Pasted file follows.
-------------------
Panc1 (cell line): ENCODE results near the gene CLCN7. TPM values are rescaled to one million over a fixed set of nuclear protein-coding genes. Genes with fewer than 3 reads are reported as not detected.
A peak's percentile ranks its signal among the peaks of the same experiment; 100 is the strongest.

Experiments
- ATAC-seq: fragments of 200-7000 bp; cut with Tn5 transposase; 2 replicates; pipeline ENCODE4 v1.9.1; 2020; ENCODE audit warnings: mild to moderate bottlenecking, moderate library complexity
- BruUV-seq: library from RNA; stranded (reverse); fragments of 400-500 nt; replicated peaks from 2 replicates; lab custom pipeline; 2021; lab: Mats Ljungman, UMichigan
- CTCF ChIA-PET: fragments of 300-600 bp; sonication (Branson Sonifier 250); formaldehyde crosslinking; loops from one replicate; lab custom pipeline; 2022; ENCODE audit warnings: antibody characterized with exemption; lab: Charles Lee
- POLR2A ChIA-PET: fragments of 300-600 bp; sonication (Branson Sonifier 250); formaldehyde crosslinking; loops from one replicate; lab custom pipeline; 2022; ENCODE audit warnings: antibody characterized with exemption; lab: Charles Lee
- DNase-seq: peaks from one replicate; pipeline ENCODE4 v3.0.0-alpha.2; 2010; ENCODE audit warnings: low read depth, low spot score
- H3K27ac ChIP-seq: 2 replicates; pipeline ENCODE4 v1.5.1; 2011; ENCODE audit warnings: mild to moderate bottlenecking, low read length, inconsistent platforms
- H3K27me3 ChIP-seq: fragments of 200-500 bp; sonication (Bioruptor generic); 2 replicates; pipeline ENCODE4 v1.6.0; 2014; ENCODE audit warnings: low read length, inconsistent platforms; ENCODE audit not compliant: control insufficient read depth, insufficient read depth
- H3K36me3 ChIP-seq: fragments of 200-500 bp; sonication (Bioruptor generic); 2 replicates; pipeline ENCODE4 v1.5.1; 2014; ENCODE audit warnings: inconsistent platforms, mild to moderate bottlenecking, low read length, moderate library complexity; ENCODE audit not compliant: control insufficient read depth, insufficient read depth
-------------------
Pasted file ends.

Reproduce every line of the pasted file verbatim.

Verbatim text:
Panc1 (cell line): ENCODE results near the gene CLCN7. TPM values are rescaled to one million over a fixed set of nuclear protein-coding genes. Genes with fewer than 3 reads are reported as not detected.
A peak's percentile ranks its signal among the peaks of the same experiment; 100 is the strongest.

Experiments
- ATAC-seq: fragments of 200-7000 bp; cut with Tn5 transposase; 2 replicates; pipeline ENCODE4 v1.9.1; 2020; ENCODE audit warnings: mild to moderate bottlenecking, moderate library complexity
- BruUV-seq: library from RNA; stranded (reverse); fragments of 400-500 nt; replicated peaks from 2 replicates; lab custom pipeline; 2021; lab: Mats Ljungman, UMichigan
- CTCF ChIA-PET: fragments of 300-600 bp; sonication (Branson Sonifier 250); formaldehyde crosslinking; loops from one replicate; lab custom pipeline; 2022; ENCODE audit warnings: antibody characterized with exemption; lab: Charles Lee
- POLR2A ChIA-PET: fragments of 300-600 bp; sonication (Branson Sonifier 250); formaldehyde crosslinking; loops from one replicate; lab custom pipeline; 2022; ENCODE audit warnings: antibody characterized with exemption; lab: Charles Lee
- DNase-seq: peaks from one replicate; pipeline ENCODE4 v3.0.0-alpha.2; 2010; ENCODE audit warnings: low read depth, low spot score
- H3K27ac ChIP-seq: 2 replicates; pipeline ENCODE4 v1.5.1; 2011; ENCODE audit warnings: mild to moderate bottlenecking, low read length, inconsistent platforms
- H3K27me3 ChIP-seq: fragments of 200-500 bp; sonication (Bioruptor generic); 2 replicates; pipeline ENCODE4 v1.6.0; 2014; ENCODE audit warnings: low read length, inconsistent platforms; ENCODE audit not compliant: control insufficient read depth, insufficient read depth
- H3K36me3 ChIP-seq: fragments of 200-500 bp; sonication (Bioruptor generic); 2 replicates; pipeline ENCODE4 v1.5.1; 2014; ENCODE audit warnings: inconsistent platforms, mild to moderate bottlenecking, low read length, moderate library complexity; ENCODE audit not compliant: control insufficient read depth, insufficient read depth